photos: The FireGuy.

Busking out those street performances

Whether it’s a unicorn unicyclist or eyebrow-burning fire breathers, Downtown Victoria’s Busker Festival is conjuring a new dimension on the city’s sidewalks

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By Myles Sauer

 

Visit downtown Victoria for any length of time during the summer, and it’s pretty likely you’ll run into a street performer. Buskers are a common fixture anywhere there’s a crowd with money to spare, but Victoria’s rich cultural scene makes it a hotspot for performers looking to make a mark.

It should come as no surprise, then, that Victoria’s equally robust festival scene includes an event dedicated to street performers of all types: the Downtown Victoria Busker’s Festival.

Running for six days from July 11–16 and organized by the Downtown Victoria Business Association, the festival carries forward the legacy of the Victoria International Busker’s Festival, which was founded by the Victoria International Buskers’ Festival Society in 2011.

For a while, it looked like there would be two buskers festivals running concurrently this July. But last December, the International Buskers’ Festival Society announced the cancellation of its 2017 season. Its festival founder John Vickers citing finances and competition with the Downtown Victoria Busker’s Festival as the cause.

At the time, the business association had no comment on the cancellation.

But Kerri Milton, the association’s executive director, told Megaphone in an email that “our partners came to us last summer and asked if we would take the lead on this community festival.”

Something for everyoneUnicycling_Unicorn2.jpg
Despite the loss of one, the festival going ahead is poised to offer a fresh and engaging experience for attendees.

“It’s bringing vibrancy to the streets,” says Milton. “It’s a free event for all ages. It appeals to everybody.”

The Downtown Victoria Busker’s Festival has wrangled a number of internationally renowned headliners, including Beat the Streets, a dance crew featured on "Australia’s Got Talent", and Duo Looky, an acrobatic comedy duo travelling all the way from Israel.

Ian Piears, the Downtown Victoria Business Association’s cultural outreach manager, says Beat the Streets is one of the acts he’s most excited about bringing to Victoria’s streets. “I’m a trained professional dancer, so Beat the Streets are the highlight for me.”

And if you look to the sky, you’ll see Jamey Mossengren, a.k.a. The Unicycling Unicorn, who’ll be rolling into town from Los Angeles, California, on a 12-foot unicycle.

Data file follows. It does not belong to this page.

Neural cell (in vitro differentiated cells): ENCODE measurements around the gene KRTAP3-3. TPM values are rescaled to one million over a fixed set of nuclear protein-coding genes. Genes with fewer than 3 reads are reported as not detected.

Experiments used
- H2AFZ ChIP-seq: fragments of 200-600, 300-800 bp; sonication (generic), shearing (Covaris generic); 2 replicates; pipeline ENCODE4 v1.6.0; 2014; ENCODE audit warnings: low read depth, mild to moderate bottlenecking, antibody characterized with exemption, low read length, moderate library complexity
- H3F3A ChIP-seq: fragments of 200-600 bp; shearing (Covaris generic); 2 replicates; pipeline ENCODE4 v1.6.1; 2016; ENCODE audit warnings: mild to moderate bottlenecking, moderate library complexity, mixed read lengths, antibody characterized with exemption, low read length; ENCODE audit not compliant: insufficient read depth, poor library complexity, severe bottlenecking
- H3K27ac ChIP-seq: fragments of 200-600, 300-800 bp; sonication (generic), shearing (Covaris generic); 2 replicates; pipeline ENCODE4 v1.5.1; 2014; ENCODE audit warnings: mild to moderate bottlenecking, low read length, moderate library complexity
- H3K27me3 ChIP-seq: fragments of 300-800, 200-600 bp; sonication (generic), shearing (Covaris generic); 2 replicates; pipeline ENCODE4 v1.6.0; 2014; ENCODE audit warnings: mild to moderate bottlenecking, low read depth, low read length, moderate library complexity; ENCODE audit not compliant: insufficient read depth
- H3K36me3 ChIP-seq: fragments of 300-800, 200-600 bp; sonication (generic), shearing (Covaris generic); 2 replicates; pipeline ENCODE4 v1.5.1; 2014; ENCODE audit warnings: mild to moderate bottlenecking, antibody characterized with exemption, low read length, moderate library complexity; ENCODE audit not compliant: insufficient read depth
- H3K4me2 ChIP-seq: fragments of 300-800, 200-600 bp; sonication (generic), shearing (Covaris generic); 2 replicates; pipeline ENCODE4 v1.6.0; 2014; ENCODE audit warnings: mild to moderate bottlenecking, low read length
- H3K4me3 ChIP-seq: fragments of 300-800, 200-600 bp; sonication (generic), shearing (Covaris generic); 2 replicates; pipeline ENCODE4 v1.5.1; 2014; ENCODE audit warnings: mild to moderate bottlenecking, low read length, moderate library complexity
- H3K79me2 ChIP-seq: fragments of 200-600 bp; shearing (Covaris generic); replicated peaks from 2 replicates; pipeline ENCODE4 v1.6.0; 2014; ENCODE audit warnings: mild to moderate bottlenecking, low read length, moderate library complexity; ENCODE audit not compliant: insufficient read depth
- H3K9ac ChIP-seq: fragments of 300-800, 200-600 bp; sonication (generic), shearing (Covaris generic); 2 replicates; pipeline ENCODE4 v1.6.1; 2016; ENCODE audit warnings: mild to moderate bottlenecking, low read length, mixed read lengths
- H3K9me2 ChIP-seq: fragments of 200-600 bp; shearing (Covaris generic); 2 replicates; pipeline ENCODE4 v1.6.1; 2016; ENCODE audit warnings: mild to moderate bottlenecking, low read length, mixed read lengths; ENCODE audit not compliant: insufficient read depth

A seven-time world champion unicyclist, Mossengren has made street performing his full-time job for about eight years.

His current routine has him dressed in a white jumpsuit covered in rainbows, with a unicorn mask adorning his unicycle.

“It’s a bit silly, but it’s fun to be a bit different, and I’m hoping this will set me apart from all the other unicyclists,” Mossengren says. “So far, I think it’s working pretty good.”

That’s not to say the festival won’t be featuring local talent, of course. Performers from Victoria and all across Canada will be here to entertain tourists and locals alike.

Piears points to the roster of fire performers set to heat things up down at Ship’s Point, including FireGuy, Bex in Motion, and Billions Cobra — all from Toronto, Ontario.

“As it gets dark in the evenings, it will be amazing for some of the fire shows down there, to visually light up the inner harbour,” Piears says. “I’m really excited to see the visual performances.”

Beyond silly
And if you can’t take the heat, no sweat; there’ll be plenty of musical performances to take in, including local bluegrass legends, the Clover Point Drifters.

Larry Stevens, who plays dobro in the Drifters, says they’ll be bringing the same wit and good humour that’s carried them along for 17 years. “We like to kid around on stage, and that’s why most people like us, because we’re always smiling,” Stevens says. “We connect really good with crowds, and the material we do is enjoyable.”

That connection can make or break a performance—if you can’t engage with your audience, you’ll be left with an empty hat at the end of the show. It’s a struggle that both Mossengren and Stevens know well from their time performing.

“The worst is when you do a show, and people are having a good time, you think, and then you stop and stand there with your hat and half the people leave without even saying thanks,” says Mossengren.